Software helps create educational aids for the hearing impaired
TechBridgeWorld, a Carnegie Mellon research group, recently announced the creation of open-source software that assists educators of children with hearing and speaking disabilities create sign language video dictionaries and voice-activated games, titled Sign Book and Speak Up! respectively. The software was produced in collaboration with the Mathru Educational Trust for the Blind in Bangalore, India.
TechBridgeWorld is “spearheading the innovation and implementation of technological solutions relevant and accessible to developing communities,” according to the group’s website www.techbridgeworld.org. The website explains that by increasing the accessibility of technology in developing countries, they hope to “enhance not only the development process, but also the creativity and diversity of technological innovations accessible to all.”
Over the summer, TechBridgeWorld offered internships in their Innovative Student Technology ExPerience (iSTEP) program, which allowed students to participate in the development of the new software by conducting technology research abroad in Bangalore. The team of students included Erik Pintar, a fifth-year senior in human-computer interaction and electrical and computer engineering; Amal Nanavati, a sophomore computer science major; Maya Lassiter, a junior electrical and computer engineering major; and Minnar Xie, a fifth-year senior in humanities and arts and human-computer interaction.
The team helped launch the Sign Book project because teachers at Mathru’s School for the Deaf lacked proper sign language dictionaries in local languages. Although there are many references to teach American Sign Language, there are over 300 sign languages with unique grammar and signs, and Sign Book helps teachers create a video sign language dictionary with custom signs of the local language.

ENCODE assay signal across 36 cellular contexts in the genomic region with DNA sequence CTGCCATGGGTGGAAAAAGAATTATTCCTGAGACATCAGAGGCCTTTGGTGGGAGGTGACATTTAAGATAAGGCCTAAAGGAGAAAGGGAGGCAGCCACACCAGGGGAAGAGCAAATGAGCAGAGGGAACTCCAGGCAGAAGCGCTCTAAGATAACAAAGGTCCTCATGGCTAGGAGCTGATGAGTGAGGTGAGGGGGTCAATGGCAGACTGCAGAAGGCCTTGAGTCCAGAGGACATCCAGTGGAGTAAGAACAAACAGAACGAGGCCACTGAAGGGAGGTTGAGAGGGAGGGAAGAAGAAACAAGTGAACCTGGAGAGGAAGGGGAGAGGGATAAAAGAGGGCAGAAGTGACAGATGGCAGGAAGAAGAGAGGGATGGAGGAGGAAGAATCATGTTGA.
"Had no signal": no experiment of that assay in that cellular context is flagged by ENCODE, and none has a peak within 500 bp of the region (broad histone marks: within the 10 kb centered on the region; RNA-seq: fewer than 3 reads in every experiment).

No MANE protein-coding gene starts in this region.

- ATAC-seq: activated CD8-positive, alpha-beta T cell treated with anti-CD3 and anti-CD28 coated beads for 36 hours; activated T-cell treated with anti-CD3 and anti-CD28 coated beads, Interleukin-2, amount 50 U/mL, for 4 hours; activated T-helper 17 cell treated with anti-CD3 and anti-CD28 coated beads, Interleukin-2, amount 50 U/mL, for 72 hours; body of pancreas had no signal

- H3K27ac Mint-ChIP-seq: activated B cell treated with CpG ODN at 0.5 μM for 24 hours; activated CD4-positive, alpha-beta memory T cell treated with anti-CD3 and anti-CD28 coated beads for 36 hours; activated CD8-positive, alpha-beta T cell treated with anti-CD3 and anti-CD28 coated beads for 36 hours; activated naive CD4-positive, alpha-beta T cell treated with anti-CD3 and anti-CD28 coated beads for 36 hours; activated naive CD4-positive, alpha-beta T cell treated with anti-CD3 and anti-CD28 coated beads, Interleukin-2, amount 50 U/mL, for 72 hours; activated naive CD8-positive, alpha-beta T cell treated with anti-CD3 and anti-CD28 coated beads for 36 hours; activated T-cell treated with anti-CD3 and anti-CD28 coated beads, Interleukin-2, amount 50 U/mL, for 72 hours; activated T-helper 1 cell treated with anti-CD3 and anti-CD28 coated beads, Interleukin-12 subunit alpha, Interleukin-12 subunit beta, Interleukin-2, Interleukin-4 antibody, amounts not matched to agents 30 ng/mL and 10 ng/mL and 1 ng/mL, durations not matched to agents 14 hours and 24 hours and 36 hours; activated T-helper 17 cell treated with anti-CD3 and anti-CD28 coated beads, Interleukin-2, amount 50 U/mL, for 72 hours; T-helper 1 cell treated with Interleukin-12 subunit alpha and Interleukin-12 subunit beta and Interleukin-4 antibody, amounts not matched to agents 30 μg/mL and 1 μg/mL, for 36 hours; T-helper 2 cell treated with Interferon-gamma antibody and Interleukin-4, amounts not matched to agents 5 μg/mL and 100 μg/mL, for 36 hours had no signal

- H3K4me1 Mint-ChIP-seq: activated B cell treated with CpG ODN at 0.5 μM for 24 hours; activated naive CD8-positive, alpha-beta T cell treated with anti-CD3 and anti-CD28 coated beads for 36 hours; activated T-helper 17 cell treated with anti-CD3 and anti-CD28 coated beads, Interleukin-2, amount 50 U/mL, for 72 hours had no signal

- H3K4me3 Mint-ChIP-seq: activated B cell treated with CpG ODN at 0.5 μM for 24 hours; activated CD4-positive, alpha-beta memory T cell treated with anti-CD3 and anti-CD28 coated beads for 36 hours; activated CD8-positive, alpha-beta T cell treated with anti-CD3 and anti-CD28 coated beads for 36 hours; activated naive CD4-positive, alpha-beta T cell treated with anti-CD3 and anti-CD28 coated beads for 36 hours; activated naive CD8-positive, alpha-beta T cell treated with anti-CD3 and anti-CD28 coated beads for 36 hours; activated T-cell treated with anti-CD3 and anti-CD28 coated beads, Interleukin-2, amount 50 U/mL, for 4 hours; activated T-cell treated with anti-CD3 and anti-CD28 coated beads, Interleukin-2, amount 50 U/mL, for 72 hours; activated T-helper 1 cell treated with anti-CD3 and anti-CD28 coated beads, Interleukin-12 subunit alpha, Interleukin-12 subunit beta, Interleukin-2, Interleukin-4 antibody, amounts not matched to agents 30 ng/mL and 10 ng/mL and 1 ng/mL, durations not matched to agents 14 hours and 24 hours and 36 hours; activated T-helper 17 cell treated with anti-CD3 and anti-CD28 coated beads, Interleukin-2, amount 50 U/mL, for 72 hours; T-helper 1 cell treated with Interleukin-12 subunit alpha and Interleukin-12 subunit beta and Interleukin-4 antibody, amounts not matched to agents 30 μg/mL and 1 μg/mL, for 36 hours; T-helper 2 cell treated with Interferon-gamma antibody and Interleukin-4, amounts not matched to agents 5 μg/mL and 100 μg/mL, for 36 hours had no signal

In a similar fashion, Speak Up! was developed to help educators teach hearing-impaired students, especially those who are unable to work with a speech therapist, to vocalize.
The team constructed a series of games to motivate students and give them feedback as to the type of sounds they were making. Games include causing birds to fly at different altitudes or fish to swim up and down depending on the pitch the student makes at a certain volume. There are ten games in total, and the package is designed for teachers to easily set up and adapt to their curriculum and local culture.
“Sign Book and Speak Up! were developed in such a way to empower teachers and enhance their teaching experience,” M. Bernardine Dias, associate research professor of robotics and TechBridgeWorld founder and director, said in a press release. “By providing teachers with the tools to create their own signs and come up with their own games, these solutions have the potential to be relevant for different communities and their unique needs. By releasing the software open source, our hope is that other educators will find our tools useful and that the open source community will build on the work we started.”
Both Sign Book and Speak Up! are available for download under the MIT Open Source license, keeping with TechBridgeWorld’s vision of a future in which technology is used to build bridges across communities instead of exacerbate divides.